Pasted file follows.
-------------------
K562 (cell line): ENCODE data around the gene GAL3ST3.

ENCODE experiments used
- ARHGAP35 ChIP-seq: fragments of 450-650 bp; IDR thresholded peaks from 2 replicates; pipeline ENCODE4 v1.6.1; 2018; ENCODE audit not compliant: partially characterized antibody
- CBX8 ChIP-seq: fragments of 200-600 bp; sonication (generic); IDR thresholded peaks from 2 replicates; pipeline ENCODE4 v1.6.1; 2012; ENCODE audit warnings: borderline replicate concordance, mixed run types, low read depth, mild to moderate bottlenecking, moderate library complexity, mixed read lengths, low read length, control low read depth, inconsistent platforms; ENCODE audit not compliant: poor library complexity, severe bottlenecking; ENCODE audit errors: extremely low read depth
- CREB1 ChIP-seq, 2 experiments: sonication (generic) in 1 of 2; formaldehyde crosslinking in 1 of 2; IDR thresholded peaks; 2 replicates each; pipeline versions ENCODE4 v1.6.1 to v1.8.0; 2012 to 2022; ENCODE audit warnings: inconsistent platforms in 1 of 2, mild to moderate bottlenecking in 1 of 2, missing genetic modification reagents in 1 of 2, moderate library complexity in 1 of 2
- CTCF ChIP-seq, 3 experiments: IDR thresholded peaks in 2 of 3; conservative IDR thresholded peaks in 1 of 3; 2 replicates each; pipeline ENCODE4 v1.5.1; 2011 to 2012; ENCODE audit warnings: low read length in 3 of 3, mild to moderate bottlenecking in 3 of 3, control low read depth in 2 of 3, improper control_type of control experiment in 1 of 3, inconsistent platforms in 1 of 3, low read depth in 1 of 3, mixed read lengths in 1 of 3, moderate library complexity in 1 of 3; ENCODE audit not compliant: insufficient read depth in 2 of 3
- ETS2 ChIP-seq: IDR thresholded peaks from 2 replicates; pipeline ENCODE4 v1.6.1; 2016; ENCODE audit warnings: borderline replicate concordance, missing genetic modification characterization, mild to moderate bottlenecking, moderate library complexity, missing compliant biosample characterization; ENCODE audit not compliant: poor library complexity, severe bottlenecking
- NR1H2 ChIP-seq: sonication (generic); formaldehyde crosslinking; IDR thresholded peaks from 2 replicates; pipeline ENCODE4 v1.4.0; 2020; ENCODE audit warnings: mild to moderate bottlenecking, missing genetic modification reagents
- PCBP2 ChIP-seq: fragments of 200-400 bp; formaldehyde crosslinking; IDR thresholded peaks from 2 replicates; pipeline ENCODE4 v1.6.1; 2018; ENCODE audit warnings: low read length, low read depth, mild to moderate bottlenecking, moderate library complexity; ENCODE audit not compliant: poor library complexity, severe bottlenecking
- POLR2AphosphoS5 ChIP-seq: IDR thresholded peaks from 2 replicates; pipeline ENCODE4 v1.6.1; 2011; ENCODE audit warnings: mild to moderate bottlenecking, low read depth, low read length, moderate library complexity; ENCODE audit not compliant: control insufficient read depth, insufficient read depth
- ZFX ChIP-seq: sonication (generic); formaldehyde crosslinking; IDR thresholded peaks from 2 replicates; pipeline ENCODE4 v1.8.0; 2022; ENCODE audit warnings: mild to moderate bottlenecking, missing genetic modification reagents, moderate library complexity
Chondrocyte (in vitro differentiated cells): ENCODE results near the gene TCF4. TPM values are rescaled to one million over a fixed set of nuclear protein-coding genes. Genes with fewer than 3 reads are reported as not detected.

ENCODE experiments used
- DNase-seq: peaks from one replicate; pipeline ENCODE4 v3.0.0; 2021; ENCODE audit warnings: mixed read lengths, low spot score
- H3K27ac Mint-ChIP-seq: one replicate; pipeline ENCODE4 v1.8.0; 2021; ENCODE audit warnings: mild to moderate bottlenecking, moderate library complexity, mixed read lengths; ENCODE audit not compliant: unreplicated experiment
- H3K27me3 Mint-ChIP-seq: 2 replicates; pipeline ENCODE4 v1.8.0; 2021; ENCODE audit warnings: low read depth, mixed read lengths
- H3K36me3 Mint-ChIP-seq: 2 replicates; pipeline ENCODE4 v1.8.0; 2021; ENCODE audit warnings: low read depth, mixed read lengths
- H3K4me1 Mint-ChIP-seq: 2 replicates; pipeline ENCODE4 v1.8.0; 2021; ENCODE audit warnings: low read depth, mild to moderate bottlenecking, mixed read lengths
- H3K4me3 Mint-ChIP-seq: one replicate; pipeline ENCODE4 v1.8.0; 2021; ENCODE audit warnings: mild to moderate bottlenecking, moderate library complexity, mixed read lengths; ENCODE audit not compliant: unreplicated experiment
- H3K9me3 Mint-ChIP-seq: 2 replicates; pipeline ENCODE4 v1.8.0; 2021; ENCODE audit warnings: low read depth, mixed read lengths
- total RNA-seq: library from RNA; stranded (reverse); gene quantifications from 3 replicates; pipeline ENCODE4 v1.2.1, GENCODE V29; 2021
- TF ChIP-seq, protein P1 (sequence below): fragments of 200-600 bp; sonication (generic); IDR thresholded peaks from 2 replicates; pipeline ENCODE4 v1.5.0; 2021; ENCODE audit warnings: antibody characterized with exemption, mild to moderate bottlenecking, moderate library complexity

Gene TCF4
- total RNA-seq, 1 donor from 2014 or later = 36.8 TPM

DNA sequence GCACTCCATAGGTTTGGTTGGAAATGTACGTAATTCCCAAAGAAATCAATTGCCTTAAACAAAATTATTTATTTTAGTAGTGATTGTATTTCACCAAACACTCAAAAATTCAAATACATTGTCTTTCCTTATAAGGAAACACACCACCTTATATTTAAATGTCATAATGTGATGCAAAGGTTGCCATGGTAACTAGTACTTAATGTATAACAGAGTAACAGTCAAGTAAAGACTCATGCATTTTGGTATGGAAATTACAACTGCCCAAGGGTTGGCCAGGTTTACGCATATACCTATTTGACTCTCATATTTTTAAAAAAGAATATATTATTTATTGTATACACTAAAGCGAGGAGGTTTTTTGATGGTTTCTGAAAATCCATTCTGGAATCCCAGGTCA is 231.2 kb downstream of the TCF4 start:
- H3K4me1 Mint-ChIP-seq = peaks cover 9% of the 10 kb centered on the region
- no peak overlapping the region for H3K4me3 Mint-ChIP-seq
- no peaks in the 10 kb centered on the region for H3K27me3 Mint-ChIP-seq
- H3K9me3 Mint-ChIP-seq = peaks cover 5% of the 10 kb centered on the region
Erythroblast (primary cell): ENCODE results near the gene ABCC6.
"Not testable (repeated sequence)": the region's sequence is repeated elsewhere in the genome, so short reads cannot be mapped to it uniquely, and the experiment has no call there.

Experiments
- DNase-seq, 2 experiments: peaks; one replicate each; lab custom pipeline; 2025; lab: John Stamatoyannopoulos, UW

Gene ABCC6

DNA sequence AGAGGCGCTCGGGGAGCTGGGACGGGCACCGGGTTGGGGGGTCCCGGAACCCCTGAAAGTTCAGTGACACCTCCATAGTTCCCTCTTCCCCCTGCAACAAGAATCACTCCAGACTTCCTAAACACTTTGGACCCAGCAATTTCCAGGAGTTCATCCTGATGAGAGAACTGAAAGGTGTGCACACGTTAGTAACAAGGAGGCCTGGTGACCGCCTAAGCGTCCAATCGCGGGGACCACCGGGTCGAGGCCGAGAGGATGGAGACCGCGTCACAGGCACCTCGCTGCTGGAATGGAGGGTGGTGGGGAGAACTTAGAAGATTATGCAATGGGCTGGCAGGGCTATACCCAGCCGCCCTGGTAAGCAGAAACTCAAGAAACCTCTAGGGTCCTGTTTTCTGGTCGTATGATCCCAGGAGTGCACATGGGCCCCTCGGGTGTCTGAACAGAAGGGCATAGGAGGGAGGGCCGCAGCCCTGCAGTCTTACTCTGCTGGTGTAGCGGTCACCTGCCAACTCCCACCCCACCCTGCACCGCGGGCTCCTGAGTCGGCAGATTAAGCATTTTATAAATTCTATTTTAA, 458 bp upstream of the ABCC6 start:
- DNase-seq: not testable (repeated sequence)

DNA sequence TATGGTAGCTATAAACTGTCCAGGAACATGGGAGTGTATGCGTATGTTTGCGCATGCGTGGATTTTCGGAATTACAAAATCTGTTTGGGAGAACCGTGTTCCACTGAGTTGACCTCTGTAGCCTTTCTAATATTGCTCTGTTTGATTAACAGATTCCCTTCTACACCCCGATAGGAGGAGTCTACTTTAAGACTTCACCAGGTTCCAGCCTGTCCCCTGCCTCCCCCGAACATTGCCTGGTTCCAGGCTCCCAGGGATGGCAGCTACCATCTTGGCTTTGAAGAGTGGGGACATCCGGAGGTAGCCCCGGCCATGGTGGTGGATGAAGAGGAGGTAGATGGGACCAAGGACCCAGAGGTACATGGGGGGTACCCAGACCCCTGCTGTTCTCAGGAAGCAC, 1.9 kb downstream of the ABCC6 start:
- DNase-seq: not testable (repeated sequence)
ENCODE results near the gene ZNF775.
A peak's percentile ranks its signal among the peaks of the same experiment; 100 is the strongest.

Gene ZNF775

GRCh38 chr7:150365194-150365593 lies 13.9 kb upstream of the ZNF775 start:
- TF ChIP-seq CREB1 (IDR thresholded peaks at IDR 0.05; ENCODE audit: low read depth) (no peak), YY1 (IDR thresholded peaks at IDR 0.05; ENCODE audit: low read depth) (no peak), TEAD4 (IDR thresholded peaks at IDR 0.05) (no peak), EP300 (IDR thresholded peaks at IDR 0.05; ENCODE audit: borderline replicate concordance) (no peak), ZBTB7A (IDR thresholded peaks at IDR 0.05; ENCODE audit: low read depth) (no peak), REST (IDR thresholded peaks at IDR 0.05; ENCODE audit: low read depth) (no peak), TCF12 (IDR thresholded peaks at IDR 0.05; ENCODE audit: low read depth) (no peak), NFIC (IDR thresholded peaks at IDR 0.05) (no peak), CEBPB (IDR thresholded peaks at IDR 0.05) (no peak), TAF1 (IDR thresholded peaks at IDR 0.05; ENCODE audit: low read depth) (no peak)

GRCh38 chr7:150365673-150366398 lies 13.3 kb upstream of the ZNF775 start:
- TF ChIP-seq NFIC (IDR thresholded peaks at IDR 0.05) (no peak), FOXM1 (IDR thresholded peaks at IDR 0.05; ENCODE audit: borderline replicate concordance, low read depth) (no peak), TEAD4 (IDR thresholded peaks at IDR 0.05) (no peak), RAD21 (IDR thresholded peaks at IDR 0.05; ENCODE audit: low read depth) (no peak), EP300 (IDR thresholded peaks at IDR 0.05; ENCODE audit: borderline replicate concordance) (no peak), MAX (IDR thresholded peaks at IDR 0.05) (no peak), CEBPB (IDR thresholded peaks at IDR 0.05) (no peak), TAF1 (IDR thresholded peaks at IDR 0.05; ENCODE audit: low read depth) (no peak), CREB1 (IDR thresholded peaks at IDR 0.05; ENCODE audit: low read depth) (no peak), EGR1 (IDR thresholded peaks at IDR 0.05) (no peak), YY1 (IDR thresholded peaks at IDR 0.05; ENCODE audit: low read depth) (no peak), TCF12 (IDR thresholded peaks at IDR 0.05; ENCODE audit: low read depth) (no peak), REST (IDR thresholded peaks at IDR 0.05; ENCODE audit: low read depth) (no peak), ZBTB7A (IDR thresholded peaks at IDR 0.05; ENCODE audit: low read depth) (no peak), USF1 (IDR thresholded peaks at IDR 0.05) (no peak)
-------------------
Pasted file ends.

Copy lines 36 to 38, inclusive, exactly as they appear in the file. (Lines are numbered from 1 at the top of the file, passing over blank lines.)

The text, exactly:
- DNase-seq: not testable (repeated sequence)

DNA sequence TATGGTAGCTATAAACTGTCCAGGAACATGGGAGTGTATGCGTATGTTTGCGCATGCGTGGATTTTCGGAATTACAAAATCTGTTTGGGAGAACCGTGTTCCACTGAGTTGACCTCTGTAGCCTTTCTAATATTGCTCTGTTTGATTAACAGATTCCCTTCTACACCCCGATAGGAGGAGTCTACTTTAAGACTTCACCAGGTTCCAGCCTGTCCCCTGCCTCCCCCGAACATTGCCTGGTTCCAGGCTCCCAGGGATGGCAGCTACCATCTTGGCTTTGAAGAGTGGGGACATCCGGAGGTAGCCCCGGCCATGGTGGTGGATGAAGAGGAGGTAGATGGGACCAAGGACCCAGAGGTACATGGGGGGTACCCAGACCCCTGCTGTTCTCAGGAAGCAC, 1.9 kb downstream of the ABCC6 start:
- DNase-seq: not testable (repeated sequence)